One of the best things about putting together the Notre Dame Hall of Fame Pyramid for this site is reading the Notre Dame record book from cover to cover. The idea for today’s article came after I saw a stat on the back of a tee-shirt and I thought to myself I have to look into that to make sure it’s true. Then, I found more records worth discussing.
Here are the 15 most unbreakable records in Notre Dame football history.
15. Average Punt Return for a Career – Allen Rossum, 15.8 Yards
Some of these records I have to take into account the way football is played today and here is a good example. It’s harder than ever to return punts, a lot of teams don’t really try that much anymore, and you need a bit of luck to break a few touchdowns over your career.
Over the last 5 seasons, only 11 players nationally have put together a single season of at least 15.8 yards per punt return. Over the last 10 seasons, only C.J. Sanders (12.50 in 2016) and Golden Tate (14.25 in 2009) have challenged this mark for a single season–and neither can match the career mark.
Unless the rules on spread punting change and/or Notre Dame begins playing one or two FCS teams each season I don’t see this record being broken any time soon.
14. Rushing Attempts in a Season – Vagas Ferguson – 301 Attempts
This record is 26 more attempts than second place in Notre Dame history. Every season there are a few running backs across the country who get to and pass this amount of carries but it doesn’t seem realistic at a place like Notre Dame that generally uses multiple backs and isn’t running the ball 70% of snaps.
This is 23 attempts per game over a 13-game season, for what it’s worth. No one at Notre Dame in recent years has even come close to carrying the ball that much or staying healthy enough to get to 300 overall.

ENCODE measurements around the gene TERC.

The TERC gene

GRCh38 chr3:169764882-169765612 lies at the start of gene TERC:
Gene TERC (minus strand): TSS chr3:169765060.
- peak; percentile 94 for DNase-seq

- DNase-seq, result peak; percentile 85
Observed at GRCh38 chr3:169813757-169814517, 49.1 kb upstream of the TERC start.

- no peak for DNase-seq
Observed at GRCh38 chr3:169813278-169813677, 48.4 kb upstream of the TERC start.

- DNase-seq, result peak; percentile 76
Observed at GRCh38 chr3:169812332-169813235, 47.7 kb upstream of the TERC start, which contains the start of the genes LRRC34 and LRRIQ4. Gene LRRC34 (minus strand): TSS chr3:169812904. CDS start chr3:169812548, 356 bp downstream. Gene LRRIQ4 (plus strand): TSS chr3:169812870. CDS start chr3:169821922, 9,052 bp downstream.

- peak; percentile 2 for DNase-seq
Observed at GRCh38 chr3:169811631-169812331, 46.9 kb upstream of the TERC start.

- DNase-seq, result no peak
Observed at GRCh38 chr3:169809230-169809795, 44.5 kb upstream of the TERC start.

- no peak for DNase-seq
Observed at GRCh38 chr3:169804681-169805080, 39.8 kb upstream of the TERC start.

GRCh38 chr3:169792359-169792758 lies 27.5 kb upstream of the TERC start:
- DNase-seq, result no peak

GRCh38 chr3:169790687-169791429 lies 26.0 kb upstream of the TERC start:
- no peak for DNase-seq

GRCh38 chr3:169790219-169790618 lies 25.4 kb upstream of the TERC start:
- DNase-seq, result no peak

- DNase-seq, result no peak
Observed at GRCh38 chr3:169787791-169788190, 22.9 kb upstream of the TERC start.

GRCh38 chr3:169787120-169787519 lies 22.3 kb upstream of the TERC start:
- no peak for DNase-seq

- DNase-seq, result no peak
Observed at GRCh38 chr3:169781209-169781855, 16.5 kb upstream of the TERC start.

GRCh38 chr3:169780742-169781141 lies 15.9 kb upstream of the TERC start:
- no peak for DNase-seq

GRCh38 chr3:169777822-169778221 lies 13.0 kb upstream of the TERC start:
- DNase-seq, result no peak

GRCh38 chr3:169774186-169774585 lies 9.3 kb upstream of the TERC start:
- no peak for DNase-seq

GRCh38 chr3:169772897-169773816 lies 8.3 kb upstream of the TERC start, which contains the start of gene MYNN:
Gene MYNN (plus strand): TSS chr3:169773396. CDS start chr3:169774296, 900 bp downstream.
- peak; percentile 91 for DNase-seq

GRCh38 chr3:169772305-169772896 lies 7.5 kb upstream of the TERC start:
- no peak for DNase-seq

13. No Back-to-Back Regular Season Losses – Ara Parseghian – 1964-74
The tee-shirts that were made after Ara passed away has this stat on the back. I had never read the back until recently and thought, “Wait, is this actually true?” Well, the regular season disclaimer isn’t on there.
Parseghian lost the 1972 finale at USC by 22 points and then followed that up with a 34-point loss to Nebraska in the Orange Bowl. That was the only time he lost back-to-back games but never during the regular season. And of course, Ara came back from this embarrassing flop to end 1972 to win the National Title in 1973.
12. All-Purpose Yards in a Game – Will Maher – 361 Yards
Not much is known about Willie “Red” Maher except that he was from Madison, Wisconsin and a backup running back from 1921-23. A few years before Maher’s senior season a fellow by the name of George Gipp gained 357 all-purpose yards in 27-17 win over Army.
That record would still be alive 99 seasons later if not for Maher, who broke it 26 games after Gipp. In the 1923 season opener, Notre Dame blasted Kalamazoo 74-0 in one of only 3 games since World War I in which the university scored at least 70 point on an opponent. In reality, the record should still be Gipp’s due to opponent strength.